ASHBURN, Va. — Police have identified five teens they say are responsible for spray-painting racist messages and vulgar images on a historic African-American schoolhouse in Loudoun County.
The single-room 19th century schoolhouse offered black children in northern Virginia a rare opportunity to receive an education, offering classes during the height of segregation for more than six decades.
Police said the suspect are four 16-year-olds and one 17-year-old who live near the schoolhouse.
The five teens suspected are accused of spray-painting “white power,” swastikas, and profanities on the schoolhouse in the overnight hours of October 1.
Detectives are working with the Loudoun Commonwealth’s Attorney and the Loudoun County Juvenile Court Service Unit Intake Department to obtain charges against the teens.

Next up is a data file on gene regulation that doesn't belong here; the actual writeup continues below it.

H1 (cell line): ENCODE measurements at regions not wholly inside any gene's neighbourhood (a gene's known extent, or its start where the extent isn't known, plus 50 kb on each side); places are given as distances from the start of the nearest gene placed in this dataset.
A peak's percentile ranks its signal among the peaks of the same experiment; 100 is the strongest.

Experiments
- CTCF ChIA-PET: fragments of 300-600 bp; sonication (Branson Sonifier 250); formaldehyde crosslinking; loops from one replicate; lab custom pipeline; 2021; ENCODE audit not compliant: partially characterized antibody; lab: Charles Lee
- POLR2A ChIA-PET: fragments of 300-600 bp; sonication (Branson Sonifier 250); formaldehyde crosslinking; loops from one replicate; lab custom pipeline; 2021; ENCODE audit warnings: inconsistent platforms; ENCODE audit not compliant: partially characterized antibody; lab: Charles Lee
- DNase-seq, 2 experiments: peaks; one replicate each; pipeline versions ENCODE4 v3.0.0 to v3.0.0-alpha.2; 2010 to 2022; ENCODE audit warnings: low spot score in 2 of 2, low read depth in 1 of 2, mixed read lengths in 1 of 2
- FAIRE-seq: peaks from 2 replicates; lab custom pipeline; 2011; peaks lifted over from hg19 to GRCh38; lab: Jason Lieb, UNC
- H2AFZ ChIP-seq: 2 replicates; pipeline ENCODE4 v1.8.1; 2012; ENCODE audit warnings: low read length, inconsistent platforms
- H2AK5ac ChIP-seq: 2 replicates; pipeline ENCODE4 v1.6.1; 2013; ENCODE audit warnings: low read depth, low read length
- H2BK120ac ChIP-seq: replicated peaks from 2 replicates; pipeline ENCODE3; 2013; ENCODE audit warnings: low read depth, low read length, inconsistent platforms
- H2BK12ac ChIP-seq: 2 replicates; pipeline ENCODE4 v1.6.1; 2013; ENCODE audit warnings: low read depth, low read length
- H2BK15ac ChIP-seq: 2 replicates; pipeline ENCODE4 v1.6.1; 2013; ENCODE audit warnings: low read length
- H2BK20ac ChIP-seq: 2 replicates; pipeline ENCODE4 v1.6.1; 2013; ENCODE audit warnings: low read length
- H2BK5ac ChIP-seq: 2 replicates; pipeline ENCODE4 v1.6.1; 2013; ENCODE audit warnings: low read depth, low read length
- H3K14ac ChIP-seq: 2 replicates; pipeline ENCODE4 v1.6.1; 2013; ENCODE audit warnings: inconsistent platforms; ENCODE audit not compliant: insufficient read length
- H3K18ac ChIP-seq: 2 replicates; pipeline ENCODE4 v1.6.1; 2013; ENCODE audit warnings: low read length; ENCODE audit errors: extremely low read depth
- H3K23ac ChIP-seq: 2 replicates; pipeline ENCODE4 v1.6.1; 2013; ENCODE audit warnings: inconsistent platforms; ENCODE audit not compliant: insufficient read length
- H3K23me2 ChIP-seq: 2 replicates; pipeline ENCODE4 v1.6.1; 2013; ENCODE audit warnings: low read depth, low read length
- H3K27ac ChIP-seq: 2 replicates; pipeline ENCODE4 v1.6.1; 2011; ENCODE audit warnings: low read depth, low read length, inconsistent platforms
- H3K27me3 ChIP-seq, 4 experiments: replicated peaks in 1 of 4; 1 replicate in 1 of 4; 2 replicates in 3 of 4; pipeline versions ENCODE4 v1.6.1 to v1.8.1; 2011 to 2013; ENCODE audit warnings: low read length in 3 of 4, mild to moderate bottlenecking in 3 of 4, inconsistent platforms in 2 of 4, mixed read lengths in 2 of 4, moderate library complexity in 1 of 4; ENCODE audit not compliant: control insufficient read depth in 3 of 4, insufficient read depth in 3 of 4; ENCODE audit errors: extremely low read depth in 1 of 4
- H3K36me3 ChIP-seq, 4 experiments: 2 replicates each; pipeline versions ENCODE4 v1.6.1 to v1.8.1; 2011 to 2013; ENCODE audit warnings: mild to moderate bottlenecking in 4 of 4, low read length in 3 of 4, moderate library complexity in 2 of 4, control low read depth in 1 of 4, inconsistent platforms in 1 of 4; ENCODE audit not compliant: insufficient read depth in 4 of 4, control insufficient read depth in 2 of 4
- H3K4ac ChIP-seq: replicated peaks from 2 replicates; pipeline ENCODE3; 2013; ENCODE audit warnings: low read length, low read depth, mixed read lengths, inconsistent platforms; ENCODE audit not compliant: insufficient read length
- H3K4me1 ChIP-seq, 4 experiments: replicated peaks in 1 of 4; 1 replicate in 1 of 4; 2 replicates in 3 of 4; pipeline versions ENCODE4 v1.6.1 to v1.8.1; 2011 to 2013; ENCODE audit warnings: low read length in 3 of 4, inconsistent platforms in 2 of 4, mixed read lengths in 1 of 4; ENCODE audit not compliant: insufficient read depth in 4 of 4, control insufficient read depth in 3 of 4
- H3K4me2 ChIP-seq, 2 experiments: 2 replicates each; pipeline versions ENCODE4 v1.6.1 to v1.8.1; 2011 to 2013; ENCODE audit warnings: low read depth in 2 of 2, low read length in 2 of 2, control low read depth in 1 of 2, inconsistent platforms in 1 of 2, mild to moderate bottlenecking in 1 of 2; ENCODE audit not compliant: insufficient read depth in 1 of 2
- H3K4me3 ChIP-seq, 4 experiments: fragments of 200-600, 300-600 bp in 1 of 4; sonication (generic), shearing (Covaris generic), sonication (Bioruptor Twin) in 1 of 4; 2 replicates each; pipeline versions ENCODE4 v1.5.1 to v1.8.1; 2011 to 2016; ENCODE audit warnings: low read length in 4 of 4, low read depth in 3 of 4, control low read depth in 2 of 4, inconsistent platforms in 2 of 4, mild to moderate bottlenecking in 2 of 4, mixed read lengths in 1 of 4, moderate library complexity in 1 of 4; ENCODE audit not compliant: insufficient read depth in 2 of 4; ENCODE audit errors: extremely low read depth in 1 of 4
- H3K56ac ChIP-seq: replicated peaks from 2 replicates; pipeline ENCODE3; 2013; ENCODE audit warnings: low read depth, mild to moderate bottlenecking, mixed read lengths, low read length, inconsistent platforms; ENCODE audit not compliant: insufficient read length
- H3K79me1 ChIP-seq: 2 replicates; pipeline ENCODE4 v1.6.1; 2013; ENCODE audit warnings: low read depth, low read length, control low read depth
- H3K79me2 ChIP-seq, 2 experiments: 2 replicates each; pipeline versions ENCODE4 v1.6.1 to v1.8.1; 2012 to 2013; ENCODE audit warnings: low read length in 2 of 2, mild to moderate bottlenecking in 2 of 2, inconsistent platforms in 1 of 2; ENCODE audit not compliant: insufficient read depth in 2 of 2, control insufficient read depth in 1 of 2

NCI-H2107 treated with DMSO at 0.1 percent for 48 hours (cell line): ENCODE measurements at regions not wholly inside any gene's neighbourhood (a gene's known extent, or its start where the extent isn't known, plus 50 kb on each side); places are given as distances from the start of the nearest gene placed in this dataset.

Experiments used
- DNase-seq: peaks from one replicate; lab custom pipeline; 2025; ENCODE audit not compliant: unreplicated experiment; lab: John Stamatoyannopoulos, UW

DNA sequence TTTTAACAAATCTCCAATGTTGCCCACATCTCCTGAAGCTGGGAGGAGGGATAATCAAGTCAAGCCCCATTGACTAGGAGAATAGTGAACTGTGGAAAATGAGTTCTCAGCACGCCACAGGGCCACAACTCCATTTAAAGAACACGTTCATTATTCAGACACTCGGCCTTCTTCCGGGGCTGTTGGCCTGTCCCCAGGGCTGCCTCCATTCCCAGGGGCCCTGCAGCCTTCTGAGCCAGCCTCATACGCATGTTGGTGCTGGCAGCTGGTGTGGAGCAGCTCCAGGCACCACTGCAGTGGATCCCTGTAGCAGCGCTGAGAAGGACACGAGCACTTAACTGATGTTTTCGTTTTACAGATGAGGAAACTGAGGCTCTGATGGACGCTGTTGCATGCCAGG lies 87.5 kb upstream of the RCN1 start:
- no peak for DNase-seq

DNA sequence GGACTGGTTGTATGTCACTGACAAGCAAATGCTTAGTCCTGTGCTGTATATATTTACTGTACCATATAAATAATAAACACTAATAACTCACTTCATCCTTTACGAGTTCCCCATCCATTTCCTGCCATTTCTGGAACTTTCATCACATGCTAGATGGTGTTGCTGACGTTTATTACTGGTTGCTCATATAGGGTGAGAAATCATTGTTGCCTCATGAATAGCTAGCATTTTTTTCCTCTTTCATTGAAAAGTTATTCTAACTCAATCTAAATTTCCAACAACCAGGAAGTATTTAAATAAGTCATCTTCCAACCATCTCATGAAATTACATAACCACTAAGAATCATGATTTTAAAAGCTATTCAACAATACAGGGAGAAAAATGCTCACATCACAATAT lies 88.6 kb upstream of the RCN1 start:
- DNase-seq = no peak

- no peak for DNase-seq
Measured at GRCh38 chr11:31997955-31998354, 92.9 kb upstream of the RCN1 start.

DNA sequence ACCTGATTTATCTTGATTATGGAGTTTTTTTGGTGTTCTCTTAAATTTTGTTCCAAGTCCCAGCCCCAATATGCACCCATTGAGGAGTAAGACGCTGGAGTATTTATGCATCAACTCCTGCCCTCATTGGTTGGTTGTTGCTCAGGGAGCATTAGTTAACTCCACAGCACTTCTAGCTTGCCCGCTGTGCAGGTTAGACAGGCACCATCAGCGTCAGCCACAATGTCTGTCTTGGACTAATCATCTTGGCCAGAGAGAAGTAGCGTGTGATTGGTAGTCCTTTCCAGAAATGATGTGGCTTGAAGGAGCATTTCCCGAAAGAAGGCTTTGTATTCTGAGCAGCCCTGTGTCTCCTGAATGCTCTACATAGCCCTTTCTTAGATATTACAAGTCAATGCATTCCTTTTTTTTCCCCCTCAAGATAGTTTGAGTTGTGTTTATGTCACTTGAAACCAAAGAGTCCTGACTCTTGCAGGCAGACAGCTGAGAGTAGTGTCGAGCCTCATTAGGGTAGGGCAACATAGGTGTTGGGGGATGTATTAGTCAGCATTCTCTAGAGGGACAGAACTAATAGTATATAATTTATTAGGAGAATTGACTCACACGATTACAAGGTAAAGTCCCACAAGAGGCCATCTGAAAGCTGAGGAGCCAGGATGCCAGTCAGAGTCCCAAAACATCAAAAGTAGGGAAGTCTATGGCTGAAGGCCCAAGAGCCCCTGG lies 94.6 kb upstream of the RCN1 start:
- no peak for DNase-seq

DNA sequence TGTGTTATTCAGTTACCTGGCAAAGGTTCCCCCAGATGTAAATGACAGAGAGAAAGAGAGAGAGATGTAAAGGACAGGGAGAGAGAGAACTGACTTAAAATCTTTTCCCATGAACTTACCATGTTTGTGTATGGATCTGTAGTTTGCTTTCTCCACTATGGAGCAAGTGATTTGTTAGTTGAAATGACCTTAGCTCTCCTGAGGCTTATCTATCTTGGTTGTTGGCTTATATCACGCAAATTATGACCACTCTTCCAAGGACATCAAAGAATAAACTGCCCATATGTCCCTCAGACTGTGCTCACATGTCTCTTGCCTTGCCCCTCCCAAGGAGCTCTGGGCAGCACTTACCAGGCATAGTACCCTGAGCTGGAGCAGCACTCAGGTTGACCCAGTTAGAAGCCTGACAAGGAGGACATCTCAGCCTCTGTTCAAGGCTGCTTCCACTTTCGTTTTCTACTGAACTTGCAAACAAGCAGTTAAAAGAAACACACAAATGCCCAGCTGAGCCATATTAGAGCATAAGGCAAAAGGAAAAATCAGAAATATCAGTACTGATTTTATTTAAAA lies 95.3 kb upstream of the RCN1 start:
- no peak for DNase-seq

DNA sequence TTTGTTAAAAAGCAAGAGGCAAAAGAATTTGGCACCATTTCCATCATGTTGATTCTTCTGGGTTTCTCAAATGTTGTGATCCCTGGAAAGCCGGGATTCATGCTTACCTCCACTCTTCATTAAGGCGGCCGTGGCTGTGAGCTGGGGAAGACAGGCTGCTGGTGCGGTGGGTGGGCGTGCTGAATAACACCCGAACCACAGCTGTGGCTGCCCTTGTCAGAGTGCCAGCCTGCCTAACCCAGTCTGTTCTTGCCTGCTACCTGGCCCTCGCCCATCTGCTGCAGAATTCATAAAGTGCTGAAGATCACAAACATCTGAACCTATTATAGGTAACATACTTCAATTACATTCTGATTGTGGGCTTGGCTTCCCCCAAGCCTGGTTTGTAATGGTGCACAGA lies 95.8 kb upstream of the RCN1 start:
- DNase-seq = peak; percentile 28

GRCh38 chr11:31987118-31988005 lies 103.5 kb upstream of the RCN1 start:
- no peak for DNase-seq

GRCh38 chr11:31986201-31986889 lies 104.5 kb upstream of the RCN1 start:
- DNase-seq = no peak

Their names are not being released because they are juveniles.
“Our local officials gathered together and we wanted to make sure the community knew how seriously we took this and what a reprehensible crime this was and how insulting it was to that particular piece of property,” said Loudoun County Sheriff Mike Chapman.
Two years ago, students at the Loudoun School for the Gifted decided to raise $100,000 in an effort to open an educational museum that in part focused on the history of racial segregation in the school system. They had raised nearly a quarter of those funds.
On the Ashburn Old School Rehabilitation Facebook page, students wrote they were “heartbroken about this senseless act” but vowed to move ahead with renovations.
The CNN Wire contributed to this article.